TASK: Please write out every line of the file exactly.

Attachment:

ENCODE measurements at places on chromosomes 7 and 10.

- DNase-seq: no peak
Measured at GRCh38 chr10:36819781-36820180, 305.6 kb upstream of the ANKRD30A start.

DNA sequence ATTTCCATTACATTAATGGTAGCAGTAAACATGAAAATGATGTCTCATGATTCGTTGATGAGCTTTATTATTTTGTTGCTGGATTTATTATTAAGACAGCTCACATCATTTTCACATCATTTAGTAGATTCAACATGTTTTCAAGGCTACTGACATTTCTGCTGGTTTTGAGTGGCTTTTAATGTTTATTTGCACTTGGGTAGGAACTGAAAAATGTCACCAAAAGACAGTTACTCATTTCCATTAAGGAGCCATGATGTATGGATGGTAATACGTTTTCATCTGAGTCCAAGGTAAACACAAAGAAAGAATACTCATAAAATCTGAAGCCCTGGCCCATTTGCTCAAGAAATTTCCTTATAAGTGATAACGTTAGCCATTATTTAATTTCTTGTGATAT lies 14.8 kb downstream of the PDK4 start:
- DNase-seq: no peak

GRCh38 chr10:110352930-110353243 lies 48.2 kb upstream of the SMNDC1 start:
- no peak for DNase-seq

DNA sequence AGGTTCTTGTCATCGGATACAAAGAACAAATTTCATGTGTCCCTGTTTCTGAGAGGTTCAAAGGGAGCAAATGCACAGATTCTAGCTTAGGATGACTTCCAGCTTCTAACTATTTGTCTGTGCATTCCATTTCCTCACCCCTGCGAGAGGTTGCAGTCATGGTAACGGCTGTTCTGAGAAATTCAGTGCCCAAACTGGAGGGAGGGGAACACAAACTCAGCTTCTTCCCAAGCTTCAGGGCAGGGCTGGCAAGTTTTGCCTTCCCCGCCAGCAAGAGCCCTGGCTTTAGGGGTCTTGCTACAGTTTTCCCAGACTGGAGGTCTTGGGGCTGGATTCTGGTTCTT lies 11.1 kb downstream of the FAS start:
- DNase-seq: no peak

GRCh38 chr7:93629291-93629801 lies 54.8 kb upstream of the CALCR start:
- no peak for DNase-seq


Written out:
ENCODE measurements at places on chromosomes 7 and 10.

- DNase-seq: no peak
Measured at GRCh38 chr10:36819781-36820180, 305.6 kb upstream of the ANKRD30A start.

DNA sequence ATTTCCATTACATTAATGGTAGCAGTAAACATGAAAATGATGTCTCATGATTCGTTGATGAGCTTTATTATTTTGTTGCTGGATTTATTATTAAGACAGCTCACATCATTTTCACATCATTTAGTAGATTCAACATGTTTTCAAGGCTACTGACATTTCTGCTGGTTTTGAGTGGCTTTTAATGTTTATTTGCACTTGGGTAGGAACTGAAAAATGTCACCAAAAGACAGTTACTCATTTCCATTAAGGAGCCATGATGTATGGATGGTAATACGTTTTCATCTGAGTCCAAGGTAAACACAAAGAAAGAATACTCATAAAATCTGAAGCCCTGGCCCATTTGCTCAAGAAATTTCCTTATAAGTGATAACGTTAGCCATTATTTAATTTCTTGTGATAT lies 14.8 kb downstream of the PDK4 start:
- DNase-seq: no peak

GRCh38 chr10:110352930-110353243 lies 48.2 kb upstream of the SMNDC1 start:
- no peak for DNase-seq

DNA sequence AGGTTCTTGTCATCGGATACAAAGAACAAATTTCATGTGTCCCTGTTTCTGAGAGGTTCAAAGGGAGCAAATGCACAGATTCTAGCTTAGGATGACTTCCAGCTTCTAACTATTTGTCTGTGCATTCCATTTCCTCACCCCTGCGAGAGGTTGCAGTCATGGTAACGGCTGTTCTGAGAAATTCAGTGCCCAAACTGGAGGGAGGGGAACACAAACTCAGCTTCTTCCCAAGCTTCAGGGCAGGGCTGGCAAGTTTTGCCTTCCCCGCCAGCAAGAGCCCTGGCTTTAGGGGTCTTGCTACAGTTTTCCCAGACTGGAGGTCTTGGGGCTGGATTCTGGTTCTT lies 11.1 kb downstream of the FAS start:
- DNase-seq: no peak

GRCh38 chr7:93629291-93629801 lies 54.8 kb upstream of the CALCR start:
- no peak for DNase-seq